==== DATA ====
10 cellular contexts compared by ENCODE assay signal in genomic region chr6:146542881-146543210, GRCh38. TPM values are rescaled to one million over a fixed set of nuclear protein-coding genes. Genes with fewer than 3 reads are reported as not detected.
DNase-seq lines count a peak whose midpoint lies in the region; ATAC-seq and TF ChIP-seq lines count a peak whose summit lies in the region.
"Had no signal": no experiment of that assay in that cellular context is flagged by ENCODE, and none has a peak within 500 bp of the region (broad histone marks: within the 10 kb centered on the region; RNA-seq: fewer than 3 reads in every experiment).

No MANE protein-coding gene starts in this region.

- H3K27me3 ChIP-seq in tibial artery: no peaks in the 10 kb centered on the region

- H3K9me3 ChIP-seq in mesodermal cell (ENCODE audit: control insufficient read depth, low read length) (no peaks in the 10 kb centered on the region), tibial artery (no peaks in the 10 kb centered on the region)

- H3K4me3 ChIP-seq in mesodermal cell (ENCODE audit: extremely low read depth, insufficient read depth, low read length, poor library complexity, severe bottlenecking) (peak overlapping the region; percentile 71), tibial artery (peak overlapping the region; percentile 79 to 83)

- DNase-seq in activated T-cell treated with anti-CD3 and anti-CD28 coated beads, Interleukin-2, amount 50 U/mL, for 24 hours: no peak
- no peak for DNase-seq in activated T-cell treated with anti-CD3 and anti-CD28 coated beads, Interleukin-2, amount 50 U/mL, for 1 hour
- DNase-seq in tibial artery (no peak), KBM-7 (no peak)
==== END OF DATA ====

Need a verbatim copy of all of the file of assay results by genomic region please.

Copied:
10 cellular contexts compared by ENCODE assay signal in genomic region chr6:146542881-146543210, GRCh38. TPM values are rescaled to one million over a fixed set of nuclear protein-coding genes. Genes with fewer than 3 reads are reported as not detected.
DNase-seq lines count a peak whose midpoint lies in the region; ATAC-seq and TF ChIP-seq lines count a peak whose summit lies in the region.
"Had no signal": no experiment of that assay in that cellular context is flagged by ENCODE, and none has a peak within 500 bp of the region (broad histone marks: within the 10 kb centered on the region; RNA-seq: fewer than 3 reads in every experiment).

No MANE protein-coding gene starts in this region.

- H3K27me3 ChIP-seq in tibial artery: no peaks in the 10 kb centered on the region

- H3K9me3 ChIP-seq in mesodermal cell (ENCODE audit: control insufficient read depth, low read length) (no peaks in the 10 kb centered on the region), tibial artery (no peaks in the 10 kb centered on the region)

- H3K4me3 ChIP-seq in mesodermal cell (ENCODE audit: extremely low read depth, insufficient read depth, low read length, poor library complexity, severe bottlenecking) (peak overlapping the region; percentile 71), tibial artery (peak overlapping the region; percentile 79 to 83)

- DNase-seq in activated T-cell treated with anti-CD3 and anti-CD28 coated beads, Interleukin-2, amount 50 U/mL, for 24 hours: no peak
- no peak for DNase-seq in activated T-cell treated with anti-CD3 and anti-CD28 coated beads, Interleukin-2, amount 50 U/mL, for 1 hour
- DNase-seq in tibial artery (no peak), KBM-7 (no peak)